When we all read the term animation, it’s pretty natural to associate animation with the realms of 3D design and computer-generated imagery (Computer Generated Imagery).
The foundations of contemporary animation are these. There is, nevertheless, a place for older animation techniques.
To this day, almost every famous cartoon from the last century uses cel animation as its foundational technique. In spite of the fact that most of it can be automated by design tools nowadays, it continues to be an integral element of the animation projects we do every day at BuzzFlick – one of the best animation studios in California.
Throughout the 20th century, Disney’s cel animation films captivated audiences of all ages. There was a dramatic shift in how movies looked and felt with the advent of conventional hand-drawn animation.
But here comes the billion-dollar question, what is cel animation and how does it function? Our in-depth guide will provide you with all the info you need.
What Is Cel Animation & How Does It Work?
The term “cel” refers to the sheets of transparent plastic used in the production of cel animation, a technique for making hand-drawn 2D animation.
After careful thought and preparation, animators finalize their work by transferring their sketches to cels, thin sheets of plastic with see-through transparency. There is one drawing on each cel, with an outline on one side of the plastic and a colored fill on the other.
(A Cel Animation Music Video Produced by BuzzFlick)
Photographs are taken of these “cels” over time as they are superimposed on a background. When sped up to 12 or 24 frames per second, they give the impression of continuous motion.
As a result of the prevalence of digital media nowadays, conventional cel animation is rarely used in new works.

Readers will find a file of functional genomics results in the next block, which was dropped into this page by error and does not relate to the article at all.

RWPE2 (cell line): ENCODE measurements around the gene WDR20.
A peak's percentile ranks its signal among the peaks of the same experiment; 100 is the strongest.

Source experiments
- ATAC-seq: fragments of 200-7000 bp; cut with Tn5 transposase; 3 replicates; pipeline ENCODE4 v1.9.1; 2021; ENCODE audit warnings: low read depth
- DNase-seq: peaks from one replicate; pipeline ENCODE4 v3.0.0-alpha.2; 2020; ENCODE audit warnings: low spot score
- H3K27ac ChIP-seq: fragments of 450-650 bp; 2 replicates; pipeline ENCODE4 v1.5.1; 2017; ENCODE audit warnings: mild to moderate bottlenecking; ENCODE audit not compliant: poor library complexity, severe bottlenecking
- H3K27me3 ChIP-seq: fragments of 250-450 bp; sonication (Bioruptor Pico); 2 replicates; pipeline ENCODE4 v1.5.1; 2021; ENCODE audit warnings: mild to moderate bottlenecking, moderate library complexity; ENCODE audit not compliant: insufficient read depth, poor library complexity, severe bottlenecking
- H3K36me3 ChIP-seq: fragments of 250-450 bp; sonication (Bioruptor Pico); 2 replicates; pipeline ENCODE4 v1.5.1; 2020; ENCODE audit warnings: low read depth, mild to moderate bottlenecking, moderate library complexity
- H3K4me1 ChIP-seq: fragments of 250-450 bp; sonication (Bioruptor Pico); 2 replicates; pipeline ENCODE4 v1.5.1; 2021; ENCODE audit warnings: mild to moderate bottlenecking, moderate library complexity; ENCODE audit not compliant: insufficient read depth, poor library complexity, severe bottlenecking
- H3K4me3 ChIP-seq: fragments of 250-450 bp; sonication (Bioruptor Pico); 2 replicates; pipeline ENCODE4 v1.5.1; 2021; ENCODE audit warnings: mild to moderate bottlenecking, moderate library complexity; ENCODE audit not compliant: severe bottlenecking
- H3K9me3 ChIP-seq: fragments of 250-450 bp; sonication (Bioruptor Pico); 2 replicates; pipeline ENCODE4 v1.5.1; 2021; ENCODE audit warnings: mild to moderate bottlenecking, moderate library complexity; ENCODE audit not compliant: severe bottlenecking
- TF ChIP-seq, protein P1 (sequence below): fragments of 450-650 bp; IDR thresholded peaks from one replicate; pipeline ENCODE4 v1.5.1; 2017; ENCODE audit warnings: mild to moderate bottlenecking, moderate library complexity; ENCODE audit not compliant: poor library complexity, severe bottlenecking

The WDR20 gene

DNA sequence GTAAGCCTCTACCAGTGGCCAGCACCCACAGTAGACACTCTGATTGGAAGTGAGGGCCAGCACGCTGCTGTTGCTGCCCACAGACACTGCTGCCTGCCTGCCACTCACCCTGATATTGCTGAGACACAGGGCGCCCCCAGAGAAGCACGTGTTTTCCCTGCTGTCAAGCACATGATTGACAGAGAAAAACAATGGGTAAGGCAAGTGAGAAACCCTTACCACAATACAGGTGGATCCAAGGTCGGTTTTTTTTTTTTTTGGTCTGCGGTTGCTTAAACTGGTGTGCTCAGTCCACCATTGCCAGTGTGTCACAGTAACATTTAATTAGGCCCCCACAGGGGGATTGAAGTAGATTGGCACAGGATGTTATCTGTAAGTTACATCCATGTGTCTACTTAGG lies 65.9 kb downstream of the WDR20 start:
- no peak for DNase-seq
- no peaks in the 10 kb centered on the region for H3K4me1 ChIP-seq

While modern 2D animation takes cues from cel animation, the majority of the work is done digitally. To speed up the production of 2D animations, digital software is increasingly being used.
The Cel Animation process
Cel animation is a time-consuming and costly process that requires a sizable workforce.
For the magic to happen, a script must be written and then given to a storyboard artist. It is common to practice for a lead animator to sketch out each major pose and record the time of the shot on a dope sheet once the timing of the shot has been finalized.
Everyone, from the director to the colorist, relies heavily on the dope sheet. It specifies the duration of each frame and ensures that the cels always appear in the same order.
Junior animators draw the in-betweens to smooth the movement between poses after the primary poses have been sketched out and the dope sheet has been finalized.
After the layout and animation of a frame have been approved, the pencil sketches are given to an inker. The inker uses black ink to transfer the artwork from a translucent film of thin plastic (a cel) to the film.
A “colorist,” working with cel paint, colors in the line work as soon as the ink is dry. Each cel has a clean, consistent look because the color is applied backward from the ink.
More artists are hard at work inking and coloring each cel while others are busy constructing the backdrops for each scene.
Because they are displayed for longer than a single drawing, they are usually more intricate and nuanced in their shading. The scene’s background will be drawn sufficiently large if a character is traveling through it.
A photographic crew is given the cels and the backdrops after they are finished. Drawings are stacked in accordance with the dope sheet, and photographs of each layered frame are taken. It is the sequential playing of these frames that constitutes the animation.
Materials used in Cel Animation
Plastics played a significant role in the development of cel animation. Cel animation would not exist if it weren’t for thin, pliable sheets of translucent, colorless plastic.
Cellulose nitrate was the first plastic ever made. It wasn’t an ideal material by any means. Yellowing, creasing, and releasing potentially dangerous gases all occurred rapidly, with aging and flammability being other issues.